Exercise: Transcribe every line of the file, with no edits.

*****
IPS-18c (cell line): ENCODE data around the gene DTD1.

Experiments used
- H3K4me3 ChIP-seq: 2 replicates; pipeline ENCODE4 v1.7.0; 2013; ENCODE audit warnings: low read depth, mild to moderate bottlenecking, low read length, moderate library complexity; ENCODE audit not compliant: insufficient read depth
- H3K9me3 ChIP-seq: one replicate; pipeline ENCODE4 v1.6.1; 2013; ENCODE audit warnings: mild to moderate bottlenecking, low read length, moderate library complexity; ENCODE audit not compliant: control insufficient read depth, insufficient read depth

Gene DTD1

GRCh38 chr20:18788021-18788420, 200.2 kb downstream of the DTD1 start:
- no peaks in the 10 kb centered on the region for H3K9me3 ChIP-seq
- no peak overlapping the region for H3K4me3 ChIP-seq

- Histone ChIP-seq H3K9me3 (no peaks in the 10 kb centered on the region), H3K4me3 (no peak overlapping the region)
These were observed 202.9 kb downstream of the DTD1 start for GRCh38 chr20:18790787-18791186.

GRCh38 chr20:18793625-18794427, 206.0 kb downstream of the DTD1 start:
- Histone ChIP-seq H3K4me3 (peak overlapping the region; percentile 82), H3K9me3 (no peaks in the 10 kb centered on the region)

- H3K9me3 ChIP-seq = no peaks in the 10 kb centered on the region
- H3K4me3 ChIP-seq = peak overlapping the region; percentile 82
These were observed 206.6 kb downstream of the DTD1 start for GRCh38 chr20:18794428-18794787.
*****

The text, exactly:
IPS-18c (cell line): ENCODE data around the gene DTD1.

Experiments used
- H3K4me3 ChIP-seq: 2 replicates; pipeline ENCODE4 v1.7.0; 2013; ENCODE audit warnings: low read depth, mild to moderate bottlenecking, low read length, moderate library complexity; ENCODE audit not compliant: insufficient read depth
- H3K9me3 ChIP-seq: one replicate; pipeline ENCODE4 v1.6.1; 2013; ENCODE audit warnings: mild to moderate bottlenecking, low read length, moderate library complexity; ENCODE audit not compliant: control insufficient read depth, insufficient read depth

Gene DTD1

GRCh38 chr20:18788021-18788420, 200.2 kb downstream of the DTD1 start:
- no peaks in the 10 kb centered on the region for H3K9me3 ChIP-seq
- no peak overlapping the region for H3K4me3 ChIP-seq

- Histone ChIP-seq H3K9me3 (no peaks in the 10 kb centered on the region), H3K4me3 (no peak overlapping the region)
These were observed 202.9 kb downstream of the DTD1 start for GRCh38 chr20:18790787-18791186.

GRCh38 chr20:18793625-18794427, 206.0 kb downstream of the DTD1 start:
- Histone ChIP-seq H3K4me3 (peak overlapping the region; percentile 82), H3K9me3 (no peaks in the 10 kb centered on the region)

- H3K9me3 ChIP-seq = no peaks in the 10 kb centered on the region
- H3K4me3 ChIP-seq = peak overlapping the region; percentile 82
These were observed 206.6 kb downstream of the DTD1 start for GRCh38 chr20:18794428-18794787.